Eleven million people, half of them under the age of fourteen, and a life expectancy average of just forty-two - a land for the future, according to the first two statistics; one that won't make it that far, according to the third.
Chadians are Christians in large numbers, but there were also centuries of Moslem imperialism. Islam dominates in the north, Christianity in the south, with some residual African animism. A recipe for religious war, if the evidence of every surrounding African country is to be invoked. The evidence of Chad's own history as well. The first post-independence President was a Christian; he was ousted in a coup after a Moslem-led civil war. A Libyan-backed northerner, Goukouki Oueddei took over in 1979, from which time the usual saga of coups and counter-coups have plagued the country, though only one has been successful - the current President, Idriss Deby, came to power in a coup in 1990, and has managed to win every election since, and to stave off every attempted assault on his authority.
200,000 Sudanese refugees from the drought-stricken Sudan crossed into Chad in 2003, adding to the 100,000 internal refugees from the civil wars.
Add to this that Chad has become embroiled in the conflicts in both Cameroon, Niger and Nigeria, with its forces helping to fight back the Muslim radicals of Boko Haram.
Gold and uranium are the only crops that grow in this mostly desert land, which leaves behind famine, but brings in much cash. Where exactly that cash goes would make for an interesting journalistic enquiry. Not into schools, hospitals or general social welfare - Chad has one of the lowest scores in that particular league table.
Vast quantities of oil leave Chad ripe for First World exploitation again. Dare we hope that the First World countries will offer their services as paid consultants, so the Chadians can learn to dig out their own oil, and keep the income for themselves? Not much hope for that, given the evidence of every other country in the world.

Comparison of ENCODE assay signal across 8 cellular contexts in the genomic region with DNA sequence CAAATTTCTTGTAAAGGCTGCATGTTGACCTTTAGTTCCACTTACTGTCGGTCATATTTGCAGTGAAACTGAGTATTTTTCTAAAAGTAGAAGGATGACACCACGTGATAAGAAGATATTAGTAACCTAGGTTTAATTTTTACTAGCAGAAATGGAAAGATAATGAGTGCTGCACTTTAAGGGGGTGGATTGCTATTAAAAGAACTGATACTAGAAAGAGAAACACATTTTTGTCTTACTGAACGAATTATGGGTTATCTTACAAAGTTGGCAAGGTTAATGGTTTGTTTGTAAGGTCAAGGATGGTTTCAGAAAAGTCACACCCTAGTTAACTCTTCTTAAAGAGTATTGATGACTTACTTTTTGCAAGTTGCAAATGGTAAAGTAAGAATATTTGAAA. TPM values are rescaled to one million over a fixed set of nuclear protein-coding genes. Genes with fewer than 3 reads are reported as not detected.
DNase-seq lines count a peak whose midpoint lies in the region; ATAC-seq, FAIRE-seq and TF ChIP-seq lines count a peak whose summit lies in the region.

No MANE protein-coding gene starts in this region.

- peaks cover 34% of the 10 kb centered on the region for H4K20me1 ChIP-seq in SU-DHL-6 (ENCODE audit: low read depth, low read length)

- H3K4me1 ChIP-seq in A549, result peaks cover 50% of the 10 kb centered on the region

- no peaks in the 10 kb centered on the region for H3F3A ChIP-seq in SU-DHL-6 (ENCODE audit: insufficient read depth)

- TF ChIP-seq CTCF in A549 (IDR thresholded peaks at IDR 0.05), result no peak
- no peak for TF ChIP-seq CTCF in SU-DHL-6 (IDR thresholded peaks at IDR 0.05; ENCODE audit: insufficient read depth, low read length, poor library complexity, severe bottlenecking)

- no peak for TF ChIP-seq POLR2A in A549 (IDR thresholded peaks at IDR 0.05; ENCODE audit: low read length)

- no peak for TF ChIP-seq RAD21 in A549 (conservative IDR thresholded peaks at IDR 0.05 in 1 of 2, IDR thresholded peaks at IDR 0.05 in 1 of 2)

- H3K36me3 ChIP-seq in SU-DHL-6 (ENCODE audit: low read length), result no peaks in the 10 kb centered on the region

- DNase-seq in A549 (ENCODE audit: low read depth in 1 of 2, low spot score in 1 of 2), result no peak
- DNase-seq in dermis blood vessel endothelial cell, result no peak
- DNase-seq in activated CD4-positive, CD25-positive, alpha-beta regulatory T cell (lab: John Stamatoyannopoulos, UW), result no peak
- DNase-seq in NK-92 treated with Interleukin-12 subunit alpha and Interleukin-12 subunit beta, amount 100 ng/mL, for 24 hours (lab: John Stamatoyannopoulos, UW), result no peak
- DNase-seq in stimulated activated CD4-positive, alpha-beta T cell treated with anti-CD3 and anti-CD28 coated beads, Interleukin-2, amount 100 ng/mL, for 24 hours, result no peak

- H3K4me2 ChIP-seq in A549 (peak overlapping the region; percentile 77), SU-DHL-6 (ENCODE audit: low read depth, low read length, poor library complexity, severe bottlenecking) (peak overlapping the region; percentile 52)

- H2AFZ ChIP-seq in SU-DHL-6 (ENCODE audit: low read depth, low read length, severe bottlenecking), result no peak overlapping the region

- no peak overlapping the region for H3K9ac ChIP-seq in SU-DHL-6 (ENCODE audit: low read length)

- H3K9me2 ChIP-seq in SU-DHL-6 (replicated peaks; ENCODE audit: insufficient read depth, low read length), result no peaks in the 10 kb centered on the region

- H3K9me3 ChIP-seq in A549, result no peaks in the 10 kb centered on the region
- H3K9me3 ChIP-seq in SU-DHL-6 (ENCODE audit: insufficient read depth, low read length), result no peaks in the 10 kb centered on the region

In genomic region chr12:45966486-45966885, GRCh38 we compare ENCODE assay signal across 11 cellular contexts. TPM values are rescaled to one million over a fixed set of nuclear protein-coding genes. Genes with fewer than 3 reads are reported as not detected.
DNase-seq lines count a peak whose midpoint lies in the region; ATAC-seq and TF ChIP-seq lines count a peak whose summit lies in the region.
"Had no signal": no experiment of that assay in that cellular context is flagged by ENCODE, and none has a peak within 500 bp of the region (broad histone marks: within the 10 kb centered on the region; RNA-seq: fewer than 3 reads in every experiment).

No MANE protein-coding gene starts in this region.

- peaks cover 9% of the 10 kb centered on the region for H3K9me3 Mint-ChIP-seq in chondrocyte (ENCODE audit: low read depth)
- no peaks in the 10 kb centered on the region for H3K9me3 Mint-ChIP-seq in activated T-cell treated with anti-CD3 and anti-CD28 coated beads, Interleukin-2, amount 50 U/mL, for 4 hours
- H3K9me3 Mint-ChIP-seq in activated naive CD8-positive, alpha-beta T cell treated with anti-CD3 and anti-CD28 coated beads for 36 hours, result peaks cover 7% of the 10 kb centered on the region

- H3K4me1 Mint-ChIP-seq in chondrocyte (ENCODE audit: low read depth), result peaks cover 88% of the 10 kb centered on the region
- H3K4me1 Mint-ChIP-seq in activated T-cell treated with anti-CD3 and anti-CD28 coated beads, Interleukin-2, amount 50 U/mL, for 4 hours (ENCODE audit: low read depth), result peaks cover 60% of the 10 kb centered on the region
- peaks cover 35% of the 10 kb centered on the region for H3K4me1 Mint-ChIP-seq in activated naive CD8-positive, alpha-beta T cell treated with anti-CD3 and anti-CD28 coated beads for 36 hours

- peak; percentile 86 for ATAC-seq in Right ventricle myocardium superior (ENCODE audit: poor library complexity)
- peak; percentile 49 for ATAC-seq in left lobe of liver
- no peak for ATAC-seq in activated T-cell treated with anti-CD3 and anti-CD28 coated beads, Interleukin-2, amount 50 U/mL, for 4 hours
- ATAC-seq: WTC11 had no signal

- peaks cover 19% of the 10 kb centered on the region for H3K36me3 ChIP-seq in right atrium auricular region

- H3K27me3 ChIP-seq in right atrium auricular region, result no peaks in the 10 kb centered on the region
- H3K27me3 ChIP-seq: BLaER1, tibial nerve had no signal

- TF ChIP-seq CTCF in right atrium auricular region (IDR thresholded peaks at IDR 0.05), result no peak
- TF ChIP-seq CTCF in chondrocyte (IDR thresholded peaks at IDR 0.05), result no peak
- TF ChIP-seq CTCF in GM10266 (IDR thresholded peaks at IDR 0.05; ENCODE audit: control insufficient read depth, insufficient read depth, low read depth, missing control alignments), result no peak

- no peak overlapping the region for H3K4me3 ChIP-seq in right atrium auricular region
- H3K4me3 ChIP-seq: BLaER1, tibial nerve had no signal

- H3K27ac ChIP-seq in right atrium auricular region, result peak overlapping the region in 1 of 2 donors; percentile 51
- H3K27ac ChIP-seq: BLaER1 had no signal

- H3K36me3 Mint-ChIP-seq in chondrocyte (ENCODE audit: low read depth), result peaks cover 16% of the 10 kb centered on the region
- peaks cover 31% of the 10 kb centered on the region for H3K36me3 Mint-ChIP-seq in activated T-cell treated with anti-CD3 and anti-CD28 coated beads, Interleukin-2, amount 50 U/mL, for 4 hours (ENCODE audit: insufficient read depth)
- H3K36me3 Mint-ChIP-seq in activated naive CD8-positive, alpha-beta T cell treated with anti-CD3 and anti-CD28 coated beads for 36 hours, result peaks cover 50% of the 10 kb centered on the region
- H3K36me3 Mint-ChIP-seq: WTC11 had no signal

Chad is on the Tier 2 Watch List in the USA, regarded as "a source, transit, and destination country for children subjected to forced labor and sex trafficking; the trafficking problem is mainly internal and frequently involves family members entrusting children to relatives or intermediaries in return for promises of education, apprenticeships, goods, or money; child trafficking victims are subjected to involuntary domestic servitude, forced cattle herding, forced begging, involuntary agricultural labor, or commercial sexual exploitation; some Chadian girls who travel to larger towns in search of work are forced into prostitution; in 2012, Chadian children were identified in some government military training centers and among rebel groups."
Chad is also under pressure from Amnesty International to scrap a proposed new law "which threatens to impose jail sentences of up to twenty years and heavy fines for people 'found guilty' of same sex activity".
A travel warning is in place from the the UK Foreign and Commonwealth Office, which "recommends against all travel to some areas and all non-essential travel to the rest apart from N’Djaména". Exactly what exempts N’Djaména from this warning is not obvious. N’Djaména, or Fort-Lamy as the French called it before the Germans bombed it into virtual non-existence during World War Two, is the nation's capital, and the new name, rooted in the Arabic, means "place of rest". A hint at a future tourist industry perhaps? One day, if they make it that far, and the travel advisories are taken down.
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